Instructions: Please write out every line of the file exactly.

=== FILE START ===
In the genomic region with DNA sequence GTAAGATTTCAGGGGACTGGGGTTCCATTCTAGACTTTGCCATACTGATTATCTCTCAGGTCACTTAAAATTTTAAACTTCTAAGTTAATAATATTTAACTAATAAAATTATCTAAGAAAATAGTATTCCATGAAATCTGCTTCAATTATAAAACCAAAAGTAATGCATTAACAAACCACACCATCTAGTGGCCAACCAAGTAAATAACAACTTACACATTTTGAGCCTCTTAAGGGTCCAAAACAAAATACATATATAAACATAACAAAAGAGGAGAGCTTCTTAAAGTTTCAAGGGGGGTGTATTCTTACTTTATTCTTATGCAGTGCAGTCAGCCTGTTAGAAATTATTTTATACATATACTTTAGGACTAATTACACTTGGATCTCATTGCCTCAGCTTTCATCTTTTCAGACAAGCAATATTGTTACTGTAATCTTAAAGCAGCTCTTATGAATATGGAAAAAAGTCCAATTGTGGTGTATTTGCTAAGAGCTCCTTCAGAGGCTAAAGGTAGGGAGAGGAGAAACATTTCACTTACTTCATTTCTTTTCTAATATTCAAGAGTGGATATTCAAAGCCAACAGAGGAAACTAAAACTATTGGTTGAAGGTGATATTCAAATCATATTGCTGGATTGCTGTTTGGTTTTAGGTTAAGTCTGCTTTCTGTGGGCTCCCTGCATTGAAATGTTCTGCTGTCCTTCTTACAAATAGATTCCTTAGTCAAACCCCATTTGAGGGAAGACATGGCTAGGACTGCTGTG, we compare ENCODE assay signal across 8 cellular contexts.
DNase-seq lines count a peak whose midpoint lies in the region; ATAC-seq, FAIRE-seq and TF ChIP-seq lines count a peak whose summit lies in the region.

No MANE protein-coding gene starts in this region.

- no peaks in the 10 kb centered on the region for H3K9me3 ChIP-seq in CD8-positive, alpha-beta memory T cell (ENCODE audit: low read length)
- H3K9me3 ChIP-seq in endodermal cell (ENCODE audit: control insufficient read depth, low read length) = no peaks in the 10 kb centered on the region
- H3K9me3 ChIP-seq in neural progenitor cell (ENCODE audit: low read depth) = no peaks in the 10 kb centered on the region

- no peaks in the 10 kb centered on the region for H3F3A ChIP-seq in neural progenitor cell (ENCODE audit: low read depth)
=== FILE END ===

In the genomic region with DNA sequence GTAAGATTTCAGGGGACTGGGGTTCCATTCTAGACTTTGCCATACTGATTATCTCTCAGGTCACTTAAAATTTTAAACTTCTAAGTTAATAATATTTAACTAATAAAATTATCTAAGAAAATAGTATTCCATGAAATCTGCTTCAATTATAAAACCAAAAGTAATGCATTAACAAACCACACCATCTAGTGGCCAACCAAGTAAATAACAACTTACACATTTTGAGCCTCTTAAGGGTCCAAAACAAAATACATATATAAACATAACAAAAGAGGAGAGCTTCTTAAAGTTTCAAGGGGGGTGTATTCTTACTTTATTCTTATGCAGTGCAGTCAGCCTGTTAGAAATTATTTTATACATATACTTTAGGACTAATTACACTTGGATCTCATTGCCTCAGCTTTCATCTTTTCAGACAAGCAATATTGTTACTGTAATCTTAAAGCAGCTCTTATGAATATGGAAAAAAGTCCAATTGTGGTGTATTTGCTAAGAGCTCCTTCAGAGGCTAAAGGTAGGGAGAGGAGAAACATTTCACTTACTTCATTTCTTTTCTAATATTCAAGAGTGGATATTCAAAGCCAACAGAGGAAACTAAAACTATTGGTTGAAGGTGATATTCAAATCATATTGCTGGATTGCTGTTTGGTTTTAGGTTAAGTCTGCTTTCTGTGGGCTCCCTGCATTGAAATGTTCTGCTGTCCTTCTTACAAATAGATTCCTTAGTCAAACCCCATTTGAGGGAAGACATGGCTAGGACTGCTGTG, we compare ENCODE assay signal across 8 cellular contexts.
DNase-seq lines count a peak whose midpoint lies in the region; ATAC-seq, FAIRE-seq and TF ChIP-seq lines count a peak whose summit lies in the region.

No MANE protein-coding gene starts in this region.

- no peaks in the 10 kb centered on the region for H3K9me3 ChIP-seq in CD8-positive, alpha-beta memory T cell (ENCODE audit: low read length)
- H3K9me3 ChIP-seq in endodermal cell (ENCODE audit: control insufficient read depth, low read length) = no peaks in the 10 kb centered on the region
- H3K9me3 ChIP-seq in neural progenitor cell (ENCODE audit: low read depth) = no peaks in the 10 kb centered on the region

- no peaks in the 10 kb centered on the region for H3F3A ChIP-seq in neural progenitor cell (ENCODE audit: low read depth)